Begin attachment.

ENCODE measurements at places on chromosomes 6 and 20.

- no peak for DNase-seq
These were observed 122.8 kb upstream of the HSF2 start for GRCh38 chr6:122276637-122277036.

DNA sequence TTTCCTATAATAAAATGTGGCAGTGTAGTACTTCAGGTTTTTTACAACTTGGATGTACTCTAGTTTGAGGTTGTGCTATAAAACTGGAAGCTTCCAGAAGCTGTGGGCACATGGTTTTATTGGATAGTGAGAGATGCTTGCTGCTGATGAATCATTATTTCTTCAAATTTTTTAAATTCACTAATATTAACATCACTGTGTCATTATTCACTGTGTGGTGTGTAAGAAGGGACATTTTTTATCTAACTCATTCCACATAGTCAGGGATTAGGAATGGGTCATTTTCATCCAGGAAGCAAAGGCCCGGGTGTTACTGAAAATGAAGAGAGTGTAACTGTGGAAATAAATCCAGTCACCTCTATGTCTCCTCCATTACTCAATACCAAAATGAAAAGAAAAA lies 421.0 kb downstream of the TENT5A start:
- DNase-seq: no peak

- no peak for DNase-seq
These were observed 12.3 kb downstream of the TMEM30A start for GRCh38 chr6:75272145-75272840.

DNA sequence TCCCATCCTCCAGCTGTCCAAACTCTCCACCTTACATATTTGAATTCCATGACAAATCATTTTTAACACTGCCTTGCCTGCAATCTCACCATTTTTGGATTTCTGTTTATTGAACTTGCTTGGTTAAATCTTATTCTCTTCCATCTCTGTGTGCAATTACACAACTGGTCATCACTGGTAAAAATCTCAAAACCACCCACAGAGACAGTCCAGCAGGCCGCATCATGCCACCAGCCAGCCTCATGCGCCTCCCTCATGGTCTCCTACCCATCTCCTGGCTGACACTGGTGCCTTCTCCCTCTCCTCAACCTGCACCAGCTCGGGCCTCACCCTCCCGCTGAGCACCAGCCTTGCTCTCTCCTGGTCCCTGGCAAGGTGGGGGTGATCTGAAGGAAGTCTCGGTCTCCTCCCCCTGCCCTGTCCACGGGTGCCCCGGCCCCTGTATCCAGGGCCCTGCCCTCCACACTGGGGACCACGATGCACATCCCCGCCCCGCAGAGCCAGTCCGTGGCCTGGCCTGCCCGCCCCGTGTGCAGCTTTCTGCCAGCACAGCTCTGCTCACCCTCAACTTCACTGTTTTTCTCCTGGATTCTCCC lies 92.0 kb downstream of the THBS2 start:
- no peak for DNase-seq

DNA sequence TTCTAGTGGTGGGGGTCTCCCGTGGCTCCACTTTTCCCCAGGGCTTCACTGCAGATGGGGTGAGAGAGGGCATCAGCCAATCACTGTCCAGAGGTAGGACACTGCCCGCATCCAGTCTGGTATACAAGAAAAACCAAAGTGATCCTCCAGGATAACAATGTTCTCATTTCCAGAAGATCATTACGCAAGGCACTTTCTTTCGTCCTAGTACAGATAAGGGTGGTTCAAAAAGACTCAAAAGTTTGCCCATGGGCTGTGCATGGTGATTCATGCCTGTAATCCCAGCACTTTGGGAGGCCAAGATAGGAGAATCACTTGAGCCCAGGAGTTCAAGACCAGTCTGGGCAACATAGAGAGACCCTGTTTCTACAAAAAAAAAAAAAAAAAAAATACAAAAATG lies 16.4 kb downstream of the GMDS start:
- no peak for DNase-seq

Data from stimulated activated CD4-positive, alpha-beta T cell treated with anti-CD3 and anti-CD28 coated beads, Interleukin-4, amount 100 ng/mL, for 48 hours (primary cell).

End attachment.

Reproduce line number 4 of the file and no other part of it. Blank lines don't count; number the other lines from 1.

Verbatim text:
DNA sequence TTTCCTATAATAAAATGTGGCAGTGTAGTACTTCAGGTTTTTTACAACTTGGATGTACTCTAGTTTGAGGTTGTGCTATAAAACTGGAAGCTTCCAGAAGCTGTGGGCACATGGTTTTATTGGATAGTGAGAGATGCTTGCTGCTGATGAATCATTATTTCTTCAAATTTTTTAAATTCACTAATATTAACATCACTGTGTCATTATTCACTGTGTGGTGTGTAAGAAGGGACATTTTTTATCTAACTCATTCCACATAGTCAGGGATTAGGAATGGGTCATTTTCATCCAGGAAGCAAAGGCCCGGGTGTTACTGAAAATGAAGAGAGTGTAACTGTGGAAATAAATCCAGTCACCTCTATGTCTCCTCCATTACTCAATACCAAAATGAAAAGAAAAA lies 421.0 kb downstream of the TENT5A start: